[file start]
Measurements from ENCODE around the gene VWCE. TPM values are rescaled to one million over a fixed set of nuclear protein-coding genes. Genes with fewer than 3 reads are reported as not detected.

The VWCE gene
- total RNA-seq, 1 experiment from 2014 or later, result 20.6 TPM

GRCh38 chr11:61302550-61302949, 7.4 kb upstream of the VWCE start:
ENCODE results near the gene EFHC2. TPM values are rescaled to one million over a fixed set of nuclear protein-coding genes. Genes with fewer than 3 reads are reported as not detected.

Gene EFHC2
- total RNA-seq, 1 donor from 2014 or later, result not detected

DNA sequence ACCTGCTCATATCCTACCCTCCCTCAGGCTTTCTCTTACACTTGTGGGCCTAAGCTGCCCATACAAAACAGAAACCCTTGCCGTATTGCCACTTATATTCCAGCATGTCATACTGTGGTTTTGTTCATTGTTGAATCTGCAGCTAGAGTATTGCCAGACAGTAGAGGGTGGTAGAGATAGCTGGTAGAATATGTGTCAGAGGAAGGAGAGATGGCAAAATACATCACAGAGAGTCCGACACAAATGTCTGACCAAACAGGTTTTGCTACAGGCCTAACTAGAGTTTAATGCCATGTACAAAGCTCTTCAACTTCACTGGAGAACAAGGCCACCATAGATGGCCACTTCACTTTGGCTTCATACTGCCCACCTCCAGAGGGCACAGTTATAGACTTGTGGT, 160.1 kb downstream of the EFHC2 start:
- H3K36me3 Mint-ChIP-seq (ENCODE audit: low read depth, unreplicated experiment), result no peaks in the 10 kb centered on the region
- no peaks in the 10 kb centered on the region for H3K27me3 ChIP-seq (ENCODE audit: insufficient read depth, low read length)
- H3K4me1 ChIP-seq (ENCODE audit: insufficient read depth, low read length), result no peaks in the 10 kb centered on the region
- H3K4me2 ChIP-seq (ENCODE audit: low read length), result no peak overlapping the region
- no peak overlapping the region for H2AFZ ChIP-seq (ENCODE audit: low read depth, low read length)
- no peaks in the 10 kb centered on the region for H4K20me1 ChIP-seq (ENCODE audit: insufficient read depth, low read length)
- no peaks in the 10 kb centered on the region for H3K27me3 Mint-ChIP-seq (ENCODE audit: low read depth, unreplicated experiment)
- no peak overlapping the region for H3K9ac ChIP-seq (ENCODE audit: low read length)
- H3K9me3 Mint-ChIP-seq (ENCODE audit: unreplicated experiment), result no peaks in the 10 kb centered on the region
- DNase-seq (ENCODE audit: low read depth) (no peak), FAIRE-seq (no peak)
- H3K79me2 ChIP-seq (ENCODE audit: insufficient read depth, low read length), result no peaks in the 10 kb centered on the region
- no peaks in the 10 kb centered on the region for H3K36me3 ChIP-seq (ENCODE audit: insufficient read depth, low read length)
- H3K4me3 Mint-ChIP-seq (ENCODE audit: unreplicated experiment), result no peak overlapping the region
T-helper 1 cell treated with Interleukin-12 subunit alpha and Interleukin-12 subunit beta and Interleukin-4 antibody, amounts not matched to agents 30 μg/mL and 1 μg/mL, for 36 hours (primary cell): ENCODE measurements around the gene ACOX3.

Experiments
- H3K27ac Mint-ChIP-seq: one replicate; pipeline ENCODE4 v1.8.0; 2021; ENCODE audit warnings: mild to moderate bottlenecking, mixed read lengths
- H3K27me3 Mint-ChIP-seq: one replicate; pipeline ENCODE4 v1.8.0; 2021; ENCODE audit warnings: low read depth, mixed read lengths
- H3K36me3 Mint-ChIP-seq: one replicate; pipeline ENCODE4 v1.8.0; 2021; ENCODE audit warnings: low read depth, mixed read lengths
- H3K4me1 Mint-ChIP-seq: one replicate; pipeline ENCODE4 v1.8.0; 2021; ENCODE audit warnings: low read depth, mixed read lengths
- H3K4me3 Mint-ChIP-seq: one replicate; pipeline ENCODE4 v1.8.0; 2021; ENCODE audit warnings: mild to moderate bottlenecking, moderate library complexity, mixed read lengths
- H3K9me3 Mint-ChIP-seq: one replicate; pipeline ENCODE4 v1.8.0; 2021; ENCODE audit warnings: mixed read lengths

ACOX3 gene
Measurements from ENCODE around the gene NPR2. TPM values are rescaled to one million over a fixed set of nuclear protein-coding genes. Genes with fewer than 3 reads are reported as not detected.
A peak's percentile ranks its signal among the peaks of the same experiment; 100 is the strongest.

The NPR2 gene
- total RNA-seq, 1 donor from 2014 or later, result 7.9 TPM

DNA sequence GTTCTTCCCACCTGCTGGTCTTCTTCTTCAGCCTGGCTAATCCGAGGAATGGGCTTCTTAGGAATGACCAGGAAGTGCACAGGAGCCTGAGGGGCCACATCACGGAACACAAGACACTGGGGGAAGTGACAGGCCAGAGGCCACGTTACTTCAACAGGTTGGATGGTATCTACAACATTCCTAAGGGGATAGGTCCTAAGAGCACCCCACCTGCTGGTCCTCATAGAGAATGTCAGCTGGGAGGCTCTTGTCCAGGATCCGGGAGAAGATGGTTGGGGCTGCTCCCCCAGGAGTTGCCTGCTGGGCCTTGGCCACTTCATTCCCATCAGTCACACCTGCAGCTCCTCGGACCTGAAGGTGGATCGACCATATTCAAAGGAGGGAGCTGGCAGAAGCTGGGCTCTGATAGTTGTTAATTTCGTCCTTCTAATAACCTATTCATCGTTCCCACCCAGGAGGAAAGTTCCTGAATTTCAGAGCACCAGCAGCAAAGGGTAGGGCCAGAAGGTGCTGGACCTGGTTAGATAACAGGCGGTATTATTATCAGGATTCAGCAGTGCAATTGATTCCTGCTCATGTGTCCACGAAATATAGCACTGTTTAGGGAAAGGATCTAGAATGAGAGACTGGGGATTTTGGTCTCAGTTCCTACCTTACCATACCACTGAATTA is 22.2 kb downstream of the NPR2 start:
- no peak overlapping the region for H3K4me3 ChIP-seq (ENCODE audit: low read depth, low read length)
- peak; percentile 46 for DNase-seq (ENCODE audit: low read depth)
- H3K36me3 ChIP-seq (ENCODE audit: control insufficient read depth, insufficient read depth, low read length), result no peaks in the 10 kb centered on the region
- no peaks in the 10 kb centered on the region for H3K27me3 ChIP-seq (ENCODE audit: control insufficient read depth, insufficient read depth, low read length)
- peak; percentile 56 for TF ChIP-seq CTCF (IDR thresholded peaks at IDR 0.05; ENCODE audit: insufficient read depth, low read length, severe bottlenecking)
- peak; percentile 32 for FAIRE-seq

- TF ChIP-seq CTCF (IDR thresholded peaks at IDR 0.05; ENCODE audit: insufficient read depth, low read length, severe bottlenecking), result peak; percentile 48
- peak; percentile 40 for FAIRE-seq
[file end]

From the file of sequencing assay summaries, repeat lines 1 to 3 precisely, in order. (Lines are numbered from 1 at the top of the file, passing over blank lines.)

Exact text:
Measurements from ENCODE around the gene VWCE. TPM values are rescaled to one million over a fixed set of nuclear protein-coding genes. Genes with fewer than 3 reads are reported as not detected.

The VWCE gene
- total RNA-seq, 1 experiment from 2014 or later, result 20.6 TPM